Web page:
It’s About Time (Part I)
They say time heals all wounds. My 30 years as an advocate for survivors of domestic violence tell a different story.
National Domestic Violence Month, recognized annually in October, has begun while Kentucky battles devastating rates of domestic violence homicide. This year’s first domestic violence homicide happened a week into January. Five murders by abusive partners were reported during one weekend the following month.
Recent headlines confirm the startling rate of homicide continues. Even before lockdowns, three women in the U.S. were murdered by an intimate partner daily. A report released by the Council on Criminal Justice found that domestic violence increased 8.1% during the first year of the coronavirus pandemic response. Historically marginalized groups saw more substantial increases.
Kentucky is not alone in this challenge. Texas, Missouri, and other states face unprecedented domestic homicides. Increased stress, unemployment, and substance use are often blamed for the violence. Time will likely reveal a storm of existing social factors and pandemic causes.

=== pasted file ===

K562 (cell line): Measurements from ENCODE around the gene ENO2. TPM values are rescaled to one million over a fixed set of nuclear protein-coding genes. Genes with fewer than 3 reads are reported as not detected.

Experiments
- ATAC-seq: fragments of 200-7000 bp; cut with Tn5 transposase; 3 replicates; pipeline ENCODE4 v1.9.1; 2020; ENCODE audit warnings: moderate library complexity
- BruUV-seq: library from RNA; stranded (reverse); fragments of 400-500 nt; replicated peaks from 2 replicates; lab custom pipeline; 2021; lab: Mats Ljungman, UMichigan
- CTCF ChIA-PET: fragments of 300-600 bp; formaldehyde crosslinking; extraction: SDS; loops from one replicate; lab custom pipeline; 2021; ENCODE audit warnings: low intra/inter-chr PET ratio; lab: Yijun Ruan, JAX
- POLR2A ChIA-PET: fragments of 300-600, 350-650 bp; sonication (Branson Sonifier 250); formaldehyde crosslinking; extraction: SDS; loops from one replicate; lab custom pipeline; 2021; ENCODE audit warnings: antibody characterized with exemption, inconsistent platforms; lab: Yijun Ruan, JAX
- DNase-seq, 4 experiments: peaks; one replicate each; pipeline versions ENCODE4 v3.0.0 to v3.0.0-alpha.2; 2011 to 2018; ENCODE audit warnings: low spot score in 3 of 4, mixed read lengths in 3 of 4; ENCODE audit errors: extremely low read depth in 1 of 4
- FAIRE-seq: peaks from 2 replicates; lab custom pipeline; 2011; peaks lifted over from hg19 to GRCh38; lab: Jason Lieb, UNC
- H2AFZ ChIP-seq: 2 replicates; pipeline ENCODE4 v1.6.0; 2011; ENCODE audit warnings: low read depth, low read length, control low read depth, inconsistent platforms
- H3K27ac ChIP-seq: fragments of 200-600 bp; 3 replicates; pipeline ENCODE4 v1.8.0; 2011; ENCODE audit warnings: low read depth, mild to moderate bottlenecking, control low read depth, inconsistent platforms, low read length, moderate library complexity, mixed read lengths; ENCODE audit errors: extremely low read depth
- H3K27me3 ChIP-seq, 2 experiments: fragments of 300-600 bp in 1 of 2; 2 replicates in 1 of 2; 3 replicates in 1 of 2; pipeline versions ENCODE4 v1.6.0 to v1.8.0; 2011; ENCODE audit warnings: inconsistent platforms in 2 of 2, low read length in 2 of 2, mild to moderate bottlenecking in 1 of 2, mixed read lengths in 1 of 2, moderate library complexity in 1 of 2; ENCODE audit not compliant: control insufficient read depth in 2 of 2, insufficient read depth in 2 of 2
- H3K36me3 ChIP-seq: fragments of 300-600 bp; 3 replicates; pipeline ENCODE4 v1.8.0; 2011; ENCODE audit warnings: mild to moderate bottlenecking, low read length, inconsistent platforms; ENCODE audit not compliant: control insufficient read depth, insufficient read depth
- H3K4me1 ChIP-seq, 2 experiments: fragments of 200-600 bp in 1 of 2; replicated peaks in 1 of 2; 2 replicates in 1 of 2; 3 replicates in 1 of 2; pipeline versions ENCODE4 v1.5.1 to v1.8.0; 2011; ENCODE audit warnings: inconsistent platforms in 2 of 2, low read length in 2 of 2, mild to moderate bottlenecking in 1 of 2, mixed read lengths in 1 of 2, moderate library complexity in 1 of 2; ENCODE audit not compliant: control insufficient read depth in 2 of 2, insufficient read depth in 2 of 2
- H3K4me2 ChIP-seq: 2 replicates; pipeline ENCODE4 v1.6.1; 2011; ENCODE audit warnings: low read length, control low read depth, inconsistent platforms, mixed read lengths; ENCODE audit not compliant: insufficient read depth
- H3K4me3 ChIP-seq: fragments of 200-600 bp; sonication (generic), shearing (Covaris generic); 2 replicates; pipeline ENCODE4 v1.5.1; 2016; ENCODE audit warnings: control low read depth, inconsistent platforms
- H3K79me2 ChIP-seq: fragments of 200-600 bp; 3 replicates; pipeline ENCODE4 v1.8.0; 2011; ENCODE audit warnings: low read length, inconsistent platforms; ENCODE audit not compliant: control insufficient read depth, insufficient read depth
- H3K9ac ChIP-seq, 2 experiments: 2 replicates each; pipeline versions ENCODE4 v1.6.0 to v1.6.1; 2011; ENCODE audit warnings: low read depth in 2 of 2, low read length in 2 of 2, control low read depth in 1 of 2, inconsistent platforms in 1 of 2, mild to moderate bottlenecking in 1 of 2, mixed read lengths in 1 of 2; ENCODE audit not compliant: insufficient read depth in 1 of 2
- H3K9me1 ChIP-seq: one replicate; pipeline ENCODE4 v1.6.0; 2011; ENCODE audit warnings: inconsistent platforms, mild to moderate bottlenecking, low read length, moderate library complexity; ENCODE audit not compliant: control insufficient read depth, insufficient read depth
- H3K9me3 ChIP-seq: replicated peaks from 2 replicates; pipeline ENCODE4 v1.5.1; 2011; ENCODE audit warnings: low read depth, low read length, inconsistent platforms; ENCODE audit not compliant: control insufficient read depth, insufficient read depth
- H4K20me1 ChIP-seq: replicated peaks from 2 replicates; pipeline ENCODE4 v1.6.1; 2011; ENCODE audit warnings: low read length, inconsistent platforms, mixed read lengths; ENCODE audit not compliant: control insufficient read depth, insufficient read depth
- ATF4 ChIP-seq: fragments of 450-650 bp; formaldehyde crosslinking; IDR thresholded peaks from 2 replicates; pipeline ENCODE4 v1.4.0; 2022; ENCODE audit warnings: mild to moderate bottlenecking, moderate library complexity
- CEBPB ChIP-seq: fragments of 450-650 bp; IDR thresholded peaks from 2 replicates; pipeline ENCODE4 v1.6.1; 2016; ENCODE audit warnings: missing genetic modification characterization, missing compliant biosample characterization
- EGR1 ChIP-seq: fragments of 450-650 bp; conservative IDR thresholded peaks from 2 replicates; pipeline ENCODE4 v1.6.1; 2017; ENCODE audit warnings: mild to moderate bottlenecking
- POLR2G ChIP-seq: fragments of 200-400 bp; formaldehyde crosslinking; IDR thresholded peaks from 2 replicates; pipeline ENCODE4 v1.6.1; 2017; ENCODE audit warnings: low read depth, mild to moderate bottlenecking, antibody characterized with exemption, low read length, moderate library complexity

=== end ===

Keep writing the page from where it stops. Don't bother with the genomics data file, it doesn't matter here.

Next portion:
The more pressing question remains. How do we protect adults and children at risk for lethal violence today?
Recent legislative improvements will help. Changes to Kentucky’s strangulation laws aim to hold abusers accountable, and fair housing protections improve the rental rights of domestic violence victims. An act signed by Governor Beshear this April launched a coordinated statewide system for tracking homicides related to domestic violence.